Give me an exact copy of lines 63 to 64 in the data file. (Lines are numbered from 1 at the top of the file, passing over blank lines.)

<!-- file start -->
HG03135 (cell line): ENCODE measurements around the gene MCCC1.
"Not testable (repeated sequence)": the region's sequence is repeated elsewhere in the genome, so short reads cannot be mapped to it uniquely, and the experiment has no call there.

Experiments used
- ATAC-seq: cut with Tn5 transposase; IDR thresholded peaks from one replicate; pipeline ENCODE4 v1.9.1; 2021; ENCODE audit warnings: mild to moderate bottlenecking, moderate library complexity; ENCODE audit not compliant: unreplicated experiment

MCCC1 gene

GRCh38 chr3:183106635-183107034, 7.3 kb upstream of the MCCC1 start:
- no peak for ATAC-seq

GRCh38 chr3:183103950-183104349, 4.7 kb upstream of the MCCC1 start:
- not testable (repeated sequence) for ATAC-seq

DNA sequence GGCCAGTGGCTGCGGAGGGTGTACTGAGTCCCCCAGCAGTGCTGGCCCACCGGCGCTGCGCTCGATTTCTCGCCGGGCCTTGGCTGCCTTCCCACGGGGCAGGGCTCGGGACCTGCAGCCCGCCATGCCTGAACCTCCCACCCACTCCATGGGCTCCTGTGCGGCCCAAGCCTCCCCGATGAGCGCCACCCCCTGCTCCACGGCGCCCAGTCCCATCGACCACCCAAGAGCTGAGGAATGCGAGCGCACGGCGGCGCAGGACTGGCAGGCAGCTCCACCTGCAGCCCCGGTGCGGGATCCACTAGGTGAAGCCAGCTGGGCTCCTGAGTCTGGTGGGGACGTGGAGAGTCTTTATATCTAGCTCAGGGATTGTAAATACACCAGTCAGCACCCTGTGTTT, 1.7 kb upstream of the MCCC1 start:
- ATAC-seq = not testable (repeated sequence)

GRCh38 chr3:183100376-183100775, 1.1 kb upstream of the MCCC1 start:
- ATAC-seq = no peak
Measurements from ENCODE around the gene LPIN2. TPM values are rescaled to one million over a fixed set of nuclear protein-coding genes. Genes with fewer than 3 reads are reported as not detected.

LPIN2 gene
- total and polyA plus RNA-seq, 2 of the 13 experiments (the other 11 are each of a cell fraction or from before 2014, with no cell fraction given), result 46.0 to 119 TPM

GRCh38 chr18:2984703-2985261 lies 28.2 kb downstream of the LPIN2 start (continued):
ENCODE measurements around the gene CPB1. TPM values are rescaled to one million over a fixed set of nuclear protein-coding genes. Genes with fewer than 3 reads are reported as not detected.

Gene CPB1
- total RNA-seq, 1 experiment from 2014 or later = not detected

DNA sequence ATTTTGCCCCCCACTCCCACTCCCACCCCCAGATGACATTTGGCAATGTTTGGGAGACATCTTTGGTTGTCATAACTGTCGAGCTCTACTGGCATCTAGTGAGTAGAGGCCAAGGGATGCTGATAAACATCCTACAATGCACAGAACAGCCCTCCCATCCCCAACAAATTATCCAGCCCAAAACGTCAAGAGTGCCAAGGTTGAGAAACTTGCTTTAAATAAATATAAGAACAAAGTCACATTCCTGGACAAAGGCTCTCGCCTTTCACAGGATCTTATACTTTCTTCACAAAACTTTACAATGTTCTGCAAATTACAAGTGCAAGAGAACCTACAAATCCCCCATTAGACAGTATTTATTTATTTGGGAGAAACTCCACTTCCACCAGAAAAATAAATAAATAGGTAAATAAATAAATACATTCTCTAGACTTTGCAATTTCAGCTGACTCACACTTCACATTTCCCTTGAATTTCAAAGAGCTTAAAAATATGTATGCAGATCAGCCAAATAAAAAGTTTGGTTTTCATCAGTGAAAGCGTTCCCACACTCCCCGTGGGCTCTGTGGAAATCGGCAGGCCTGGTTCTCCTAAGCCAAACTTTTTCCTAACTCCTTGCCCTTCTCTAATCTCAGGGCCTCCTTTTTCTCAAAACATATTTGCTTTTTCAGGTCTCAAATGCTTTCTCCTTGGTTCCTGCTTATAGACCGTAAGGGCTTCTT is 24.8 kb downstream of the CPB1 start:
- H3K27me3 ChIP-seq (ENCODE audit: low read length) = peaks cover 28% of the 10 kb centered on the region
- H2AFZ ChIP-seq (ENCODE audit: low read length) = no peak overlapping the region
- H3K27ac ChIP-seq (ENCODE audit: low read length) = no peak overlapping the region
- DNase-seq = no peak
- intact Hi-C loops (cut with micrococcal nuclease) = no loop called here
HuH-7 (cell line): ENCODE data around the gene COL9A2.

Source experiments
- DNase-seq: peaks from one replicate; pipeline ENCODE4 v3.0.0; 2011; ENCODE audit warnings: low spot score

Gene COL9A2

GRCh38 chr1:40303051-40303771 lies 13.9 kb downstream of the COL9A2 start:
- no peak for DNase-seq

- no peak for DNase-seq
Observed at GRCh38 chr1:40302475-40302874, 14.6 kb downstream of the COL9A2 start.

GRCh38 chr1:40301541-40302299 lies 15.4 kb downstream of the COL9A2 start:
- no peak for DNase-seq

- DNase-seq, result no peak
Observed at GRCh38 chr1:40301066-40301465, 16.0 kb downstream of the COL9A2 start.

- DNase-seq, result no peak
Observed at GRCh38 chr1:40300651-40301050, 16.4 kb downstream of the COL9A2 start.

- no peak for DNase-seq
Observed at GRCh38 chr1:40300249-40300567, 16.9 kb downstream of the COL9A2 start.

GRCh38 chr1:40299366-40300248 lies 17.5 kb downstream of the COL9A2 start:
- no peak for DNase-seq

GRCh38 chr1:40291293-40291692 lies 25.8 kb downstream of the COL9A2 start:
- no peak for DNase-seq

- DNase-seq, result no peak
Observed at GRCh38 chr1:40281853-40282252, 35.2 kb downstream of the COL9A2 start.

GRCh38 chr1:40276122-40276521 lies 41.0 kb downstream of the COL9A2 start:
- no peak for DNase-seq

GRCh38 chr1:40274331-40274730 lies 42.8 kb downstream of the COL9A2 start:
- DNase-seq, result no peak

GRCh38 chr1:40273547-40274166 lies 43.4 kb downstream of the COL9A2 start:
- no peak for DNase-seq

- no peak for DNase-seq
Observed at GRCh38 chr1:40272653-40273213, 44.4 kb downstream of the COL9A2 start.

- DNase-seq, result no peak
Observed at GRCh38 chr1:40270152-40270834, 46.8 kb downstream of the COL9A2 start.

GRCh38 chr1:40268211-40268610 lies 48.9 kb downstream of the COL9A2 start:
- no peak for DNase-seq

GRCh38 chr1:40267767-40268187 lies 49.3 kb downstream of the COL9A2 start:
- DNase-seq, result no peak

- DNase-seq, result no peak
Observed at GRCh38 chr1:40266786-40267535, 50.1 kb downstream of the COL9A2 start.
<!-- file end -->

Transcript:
- DNase-seq, result no peak
Observed at GRCh38 chr1:40266786-40267535, 50.1 kb downstream of the COL9A2 start.